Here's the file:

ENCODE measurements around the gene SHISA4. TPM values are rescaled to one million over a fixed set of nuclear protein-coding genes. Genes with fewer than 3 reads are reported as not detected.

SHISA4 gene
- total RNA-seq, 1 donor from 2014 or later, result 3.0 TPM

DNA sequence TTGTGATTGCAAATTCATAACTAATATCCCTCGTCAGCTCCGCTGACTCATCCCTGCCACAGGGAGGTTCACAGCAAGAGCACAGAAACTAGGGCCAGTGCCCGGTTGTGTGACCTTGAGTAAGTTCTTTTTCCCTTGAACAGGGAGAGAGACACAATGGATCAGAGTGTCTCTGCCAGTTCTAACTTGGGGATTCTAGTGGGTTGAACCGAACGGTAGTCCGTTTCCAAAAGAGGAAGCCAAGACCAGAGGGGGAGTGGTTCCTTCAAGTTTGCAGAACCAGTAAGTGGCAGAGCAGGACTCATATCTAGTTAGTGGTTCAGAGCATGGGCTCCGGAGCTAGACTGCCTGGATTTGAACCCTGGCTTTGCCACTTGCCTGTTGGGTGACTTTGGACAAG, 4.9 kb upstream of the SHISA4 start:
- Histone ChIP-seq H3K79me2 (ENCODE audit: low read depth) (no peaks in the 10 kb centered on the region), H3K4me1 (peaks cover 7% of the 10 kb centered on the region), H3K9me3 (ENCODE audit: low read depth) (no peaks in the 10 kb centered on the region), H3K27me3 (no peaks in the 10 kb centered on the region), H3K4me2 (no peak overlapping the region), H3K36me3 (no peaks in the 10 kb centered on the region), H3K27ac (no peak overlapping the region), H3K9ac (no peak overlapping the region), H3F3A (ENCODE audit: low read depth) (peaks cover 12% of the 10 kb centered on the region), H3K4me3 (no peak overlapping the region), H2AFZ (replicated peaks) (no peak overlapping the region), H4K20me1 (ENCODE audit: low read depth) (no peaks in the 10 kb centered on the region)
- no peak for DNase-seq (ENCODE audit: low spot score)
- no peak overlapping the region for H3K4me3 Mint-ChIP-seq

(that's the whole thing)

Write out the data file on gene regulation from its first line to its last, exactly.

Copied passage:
ENCODE measurements around the gene SHISA4. TPM values are rescaled to one million over a fixed set of nuclear protein-coding genes. Genes with fewer than 3 reads are reported as not detected.

SHISA4 gene
- total RNA-seq, 1 donor from 2014 or later, result 3.0 TPM

DNA sequence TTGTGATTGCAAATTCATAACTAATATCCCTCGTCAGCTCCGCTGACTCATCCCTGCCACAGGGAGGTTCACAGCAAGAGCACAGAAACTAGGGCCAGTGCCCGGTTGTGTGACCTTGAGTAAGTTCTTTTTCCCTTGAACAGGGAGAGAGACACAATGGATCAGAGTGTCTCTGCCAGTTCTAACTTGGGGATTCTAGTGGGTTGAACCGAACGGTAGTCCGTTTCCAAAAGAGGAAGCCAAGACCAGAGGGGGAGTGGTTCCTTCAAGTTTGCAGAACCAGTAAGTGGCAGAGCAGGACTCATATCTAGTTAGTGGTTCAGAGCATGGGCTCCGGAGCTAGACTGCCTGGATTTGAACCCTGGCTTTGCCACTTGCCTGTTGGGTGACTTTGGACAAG, 4.9 kb upstream of the SHISA4 start:
- Histone ChIP-seq H3K79me2 (ENCODE audit: low read depth) (no peaks in the 10 kb centered on the region), H3K4me1 (peaks cover 7% of the 10 kb centered on the region), H3K9me3 (ENCODE audit: low read depth) (no peaks in the 10 kb centered on the region), H3K27me3 (no peaks in the 10 kb centered on the region), H3K4me2 (no peak overlapping the region), H3K36me3 (no peaks in the 10 kb centered on the region), H3K27ac (no peak overlapping the region), H3K9ac (no peak overlapping the region), H3F3A (ENCODE audit: low read depth) (peaks cover 12% of the 10 kb centered on the region), H3K4me3 (no peak overlapping the region), H2AFZ (replicated peaks) (no peak overlapping the region), H4K20me1 (ENCODE audit: low read depth) (no peaks in the 10 kb centered on the region)
- no peak for DNase-seq (ENCODE audit: low spot score)
- no peak overlapping the region for H3K4me3 Mint-ChIP-seq